An action almost never comes to a complete and sudden stop. Inertia carries the object beyond the termination point, often causing the object to slowly reverse direction and settle back to the intended stop location. A golfer's swing provides an ideal example of a follow-through. Once the ball is struck, the club (and golfer) follow through the point of contact to complete the swing. What about a pencil that drops to the ground? When it hits, does it stop dead in its tracks? Or, does it bounce around a little, then rolls to a stop? Two cars collide in the middle of an intersection. Do they hit and stick? No, recoil occurs, causing them to reverse direction. Again, an action almost never comes to a complete and sudden stop.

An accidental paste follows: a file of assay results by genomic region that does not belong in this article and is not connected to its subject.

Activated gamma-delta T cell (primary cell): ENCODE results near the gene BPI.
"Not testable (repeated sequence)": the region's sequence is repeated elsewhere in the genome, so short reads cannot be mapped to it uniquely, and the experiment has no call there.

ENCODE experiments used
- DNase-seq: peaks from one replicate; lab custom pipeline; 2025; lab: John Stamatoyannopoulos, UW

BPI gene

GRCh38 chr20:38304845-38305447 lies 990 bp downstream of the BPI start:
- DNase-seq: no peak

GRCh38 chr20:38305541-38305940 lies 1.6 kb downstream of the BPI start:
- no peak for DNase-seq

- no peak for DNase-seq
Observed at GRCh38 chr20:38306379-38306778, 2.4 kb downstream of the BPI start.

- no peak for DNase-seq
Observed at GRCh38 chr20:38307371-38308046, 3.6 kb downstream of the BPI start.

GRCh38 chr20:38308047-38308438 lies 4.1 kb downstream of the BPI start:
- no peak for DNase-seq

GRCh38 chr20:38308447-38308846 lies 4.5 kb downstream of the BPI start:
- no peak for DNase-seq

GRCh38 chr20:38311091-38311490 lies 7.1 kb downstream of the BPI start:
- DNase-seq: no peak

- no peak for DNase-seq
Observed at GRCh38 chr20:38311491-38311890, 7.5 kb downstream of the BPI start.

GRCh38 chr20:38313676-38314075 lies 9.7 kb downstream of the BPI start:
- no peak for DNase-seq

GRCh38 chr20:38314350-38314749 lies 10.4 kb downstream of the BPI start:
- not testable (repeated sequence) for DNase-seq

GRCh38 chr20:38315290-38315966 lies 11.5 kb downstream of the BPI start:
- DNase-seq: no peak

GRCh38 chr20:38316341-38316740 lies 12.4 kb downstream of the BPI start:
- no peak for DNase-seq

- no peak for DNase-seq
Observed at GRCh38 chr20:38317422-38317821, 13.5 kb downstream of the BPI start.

Overlapping means to start a second action before the first action has completely finished. In life, everything moves at different speeds and at different times. OVERLAPPING ACTION is a tool used by animators to emphasize the action and mood of the character. When a character moves across the screen some parts of the body move before or at different rates than others. Some parts of the body will LEAD the action and some parts will FOLLOW the main action.
Tip: Nothing should come to a complete stop before starting the action of another part.
Great Resources talking about Follow Through and Overlapping Action:
Breaking of Joints
To create flexibility and more interesting motion when a character moves its limbs, sometimes animators "break" the joints. This means they bend the elbow, knees and other joints in ways that are not physically possible in the real world.